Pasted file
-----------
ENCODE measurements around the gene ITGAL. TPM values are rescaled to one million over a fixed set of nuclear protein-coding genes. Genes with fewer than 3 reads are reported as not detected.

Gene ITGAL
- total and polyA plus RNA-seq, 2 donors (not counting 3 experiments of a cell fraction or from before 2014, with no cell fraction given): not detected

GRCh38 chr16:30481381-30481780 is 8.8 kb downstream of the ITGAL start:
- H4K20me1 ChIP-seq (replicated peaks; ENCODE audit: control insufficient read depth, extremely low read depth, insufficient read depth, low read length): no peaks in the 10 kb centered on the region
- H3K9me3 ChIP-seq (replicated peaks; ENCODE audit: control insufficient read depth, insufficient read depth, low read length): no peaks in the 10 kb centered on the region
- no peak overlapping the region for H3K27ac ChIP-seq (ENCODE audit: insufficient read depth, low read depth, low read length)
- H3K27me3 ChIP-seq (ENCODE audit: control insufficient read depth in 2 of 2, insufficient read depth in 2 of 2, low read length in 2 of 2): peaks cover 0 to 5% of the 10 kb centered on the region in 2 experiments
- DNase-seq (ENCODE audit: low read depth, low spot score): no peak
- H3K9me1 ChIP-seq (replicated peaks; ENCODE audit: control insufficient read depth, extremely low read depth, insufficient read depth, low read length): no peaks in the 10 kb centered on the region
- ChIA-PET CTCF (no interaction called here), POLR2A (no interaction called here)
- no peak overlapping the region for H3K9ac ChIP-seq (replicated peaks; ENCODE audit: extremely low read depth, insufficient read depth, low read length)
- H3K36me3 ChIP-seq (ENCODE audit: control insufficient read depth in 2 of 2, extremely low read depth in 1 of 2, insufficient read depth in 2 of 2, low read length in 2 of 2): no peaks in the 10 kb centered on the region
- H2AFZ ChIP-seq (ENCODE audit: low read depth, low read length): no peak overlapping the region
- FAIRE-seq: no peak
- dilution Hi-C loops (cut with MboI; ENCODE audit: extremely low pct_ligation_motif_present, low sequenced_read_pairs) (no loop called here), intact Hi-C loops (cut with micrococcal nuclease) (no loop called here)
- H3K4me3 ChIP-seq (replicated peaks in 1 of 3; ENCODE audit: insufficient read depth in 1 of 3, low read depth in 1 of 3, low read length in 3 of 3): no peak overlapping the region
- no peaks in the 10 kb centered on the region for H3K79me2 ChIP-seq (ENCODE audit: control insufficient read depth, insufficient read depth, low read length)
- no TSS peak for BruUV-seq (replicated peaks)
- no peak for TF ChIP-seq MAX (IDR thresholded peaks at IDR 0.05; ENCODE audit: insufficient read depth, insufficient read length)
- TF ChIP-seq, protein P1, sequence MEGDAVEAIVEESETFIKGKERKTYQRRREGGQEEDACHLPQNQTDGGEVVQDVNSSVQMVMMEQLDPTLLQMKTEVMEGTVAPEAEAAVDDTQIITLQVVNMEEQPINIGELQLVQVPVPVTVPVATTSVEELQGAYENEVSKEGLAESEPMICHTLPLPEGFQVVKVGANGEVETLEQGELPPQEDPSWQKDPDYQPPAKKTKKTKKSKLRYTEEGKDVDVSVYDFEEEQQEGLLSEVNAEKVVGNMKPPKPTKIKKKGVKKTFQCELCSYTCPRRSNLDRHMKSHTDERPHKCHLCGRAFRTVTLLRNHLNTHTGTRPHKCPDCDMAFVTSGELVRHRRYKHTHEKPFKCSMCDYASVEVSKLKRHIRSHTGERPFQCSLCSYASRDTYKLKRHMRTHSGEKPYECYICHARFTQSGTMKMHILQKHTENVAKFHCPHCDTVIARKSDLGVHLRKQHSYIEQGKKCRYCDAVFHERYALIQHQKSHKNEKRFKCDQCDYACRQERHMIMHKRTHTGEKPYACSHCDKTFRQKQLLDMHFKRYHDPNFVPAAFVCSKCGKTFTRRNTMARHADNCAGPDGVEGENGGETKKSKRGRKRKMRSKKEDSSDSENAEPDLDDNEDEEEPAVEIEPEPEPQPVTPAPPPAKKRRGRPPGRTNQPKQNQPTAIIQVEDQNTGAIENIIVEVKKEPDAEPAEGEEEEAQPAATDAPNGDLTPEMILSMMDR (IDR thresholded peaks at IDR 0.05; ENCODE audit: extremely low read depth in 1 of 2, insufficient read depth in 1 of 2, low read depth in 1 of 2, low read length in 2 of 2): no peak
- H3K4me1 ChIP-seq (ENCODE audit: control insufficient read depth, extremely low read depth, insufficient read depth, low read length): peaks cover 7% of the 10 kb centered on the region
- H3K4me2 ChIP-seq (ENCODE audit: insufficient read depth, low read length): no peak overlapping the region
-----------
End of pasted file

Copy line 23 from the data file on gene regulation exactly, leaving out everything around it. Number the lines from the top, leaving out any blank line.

- H3K4me2 ChIP-seq (ENCODE audit: insufficient read depth, low read length): no peak overlapping the region